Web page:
Multithreaded Timers

System.Threading.Timer is the simplest multithreaded timer: it has just a constructor and two methods. In the following example, a timer calls the Tick method, which writes “tick…” after five seconds have elapsed, and then every second after that, until the user presses Enter:

Example

using System;
using System.Threading;
namespace ConsoleApplication1
{
    class Program
    {
        static void Main()
        {
            // First interval = 5000ms; subsequent intervals = 1000ms
            Timer tmr = new Timer(Tick, "tick...", 5000, 1000);
            Console.ReadLine();
            tmr.Dispose(); // This both stops the timer and cleans up.
        }
        static void Tick(object data)
        {
            // This runs on a pooled thread
            Console.WriteLine(data); // Writes "tick..."
        }
    }
}

You can change a timer’s interval later by calling its Change method. If you want a timer to fire just once, specify Timeout.Infinite in the constructor’s last argument. The .NET Framework provides another timer class of the same name in the System.Timers namespace. This simply wraps the System.Threading.Timer, providing additional convenience while using the identical underlying engine. Here’s a summary of its added features:

  • A Component implementation, allowing it to be sited in Visual Studio’s designer.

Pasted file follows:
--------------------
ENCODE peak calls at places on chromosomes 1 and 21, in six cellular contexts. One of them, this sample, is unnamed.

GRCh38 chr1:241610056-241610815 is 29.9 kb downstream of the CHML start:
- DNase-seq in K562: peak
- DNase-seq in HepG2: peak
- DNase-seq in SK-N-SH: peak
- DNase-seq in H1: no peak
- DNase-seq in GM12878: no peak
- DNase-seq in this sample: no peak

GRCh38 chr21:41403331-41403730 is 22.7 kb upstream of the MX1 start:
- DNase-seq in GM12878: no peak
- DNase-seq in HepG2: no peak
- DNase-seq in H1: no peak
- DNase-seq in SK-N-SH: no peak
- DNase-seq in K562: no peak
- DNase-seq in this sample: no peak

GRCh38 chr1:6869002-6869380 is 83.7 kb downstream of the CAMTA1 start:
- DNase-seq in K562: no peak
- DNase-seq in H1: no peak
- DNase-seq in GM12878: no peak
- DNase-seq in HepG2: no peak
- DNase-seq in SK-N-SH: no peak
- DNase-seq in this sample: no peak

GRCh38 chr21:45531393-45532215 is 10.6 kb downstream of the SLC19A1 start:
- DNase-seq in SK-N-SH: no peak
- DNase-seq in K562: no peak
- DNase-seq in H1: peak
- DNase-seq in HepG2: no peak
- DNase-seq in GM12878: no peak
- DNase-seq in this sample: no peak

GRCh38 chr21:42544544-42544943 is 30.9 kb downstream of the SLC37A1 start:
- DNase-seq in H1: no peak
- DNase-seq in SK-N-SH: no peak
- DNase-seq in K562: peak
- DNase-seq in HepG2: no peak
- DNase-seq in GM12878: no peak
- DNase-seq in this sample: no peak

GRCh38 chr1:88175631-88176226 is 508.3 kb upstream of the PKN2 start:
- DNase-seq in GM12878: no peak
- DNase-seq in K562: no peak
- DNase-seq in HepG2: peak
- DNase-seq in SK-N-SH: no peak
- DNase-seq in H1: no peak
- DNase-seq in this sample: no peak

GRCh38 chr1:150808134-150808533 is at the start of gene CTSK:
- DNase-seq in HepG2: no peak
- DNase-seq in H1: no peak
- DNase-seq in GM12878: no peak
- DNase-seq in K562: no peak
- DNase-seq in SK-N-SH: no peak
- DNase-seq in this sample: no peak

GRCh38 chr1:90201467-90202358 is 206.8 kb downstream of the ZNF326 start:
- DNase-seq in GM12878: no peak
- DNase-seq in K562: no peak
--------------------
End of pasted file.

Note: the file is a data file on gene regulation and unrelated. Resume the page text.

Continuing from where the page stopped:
• An Interval property instead of a Change method
  • An Elapsed event instead of a callback delegate
  • An Enabled property to start and stop the timer (its default value being false)
  • Start and Stop methods in case you’re confused by Enabled
  • An AutoReset flag for indicating a recurring event (default value is true)
  • A SynchronizingObject property with Invoke and BeginInvoke methods for

safely calling methods on WPF elements and Windows Forms controls.

Example

using System;
using System.Timers;
namespace ConsoleApplication1
{
    class Program
    {
        static void Main()
        {
            Timer tmr = new Timer(); // Doesn't require any args
            tmr.Interval = 500;
            tmr.Elapsed += tmr_Elapsed; // Uses an event instead of a delegate
            tmr.Start(); // Start the timer
            Console.ReadLine();
            tmr.Stop(); // Stop the timer
            Console.ReadLine();
            tmr.Start(); // Restart the timer
            Console.ReadLine();
            tmr.Dispose(); // Permanently stop the timer
        }
        static void tmr_Elapsed(object sender, EventArgs e)
        {
            Console.WriteLine("Tick");
        }
    }
}

Multithreaded timers use the thread pool to allow a few threads to serve many timers. This means that the callback method or Tick event may fire on a different thread each time it is called. Furthermore, a Tick always fires (approximately) on time— regardless of whether the previous Tick has finished executing. Hence, callbacks or event handlers must be thread-safe.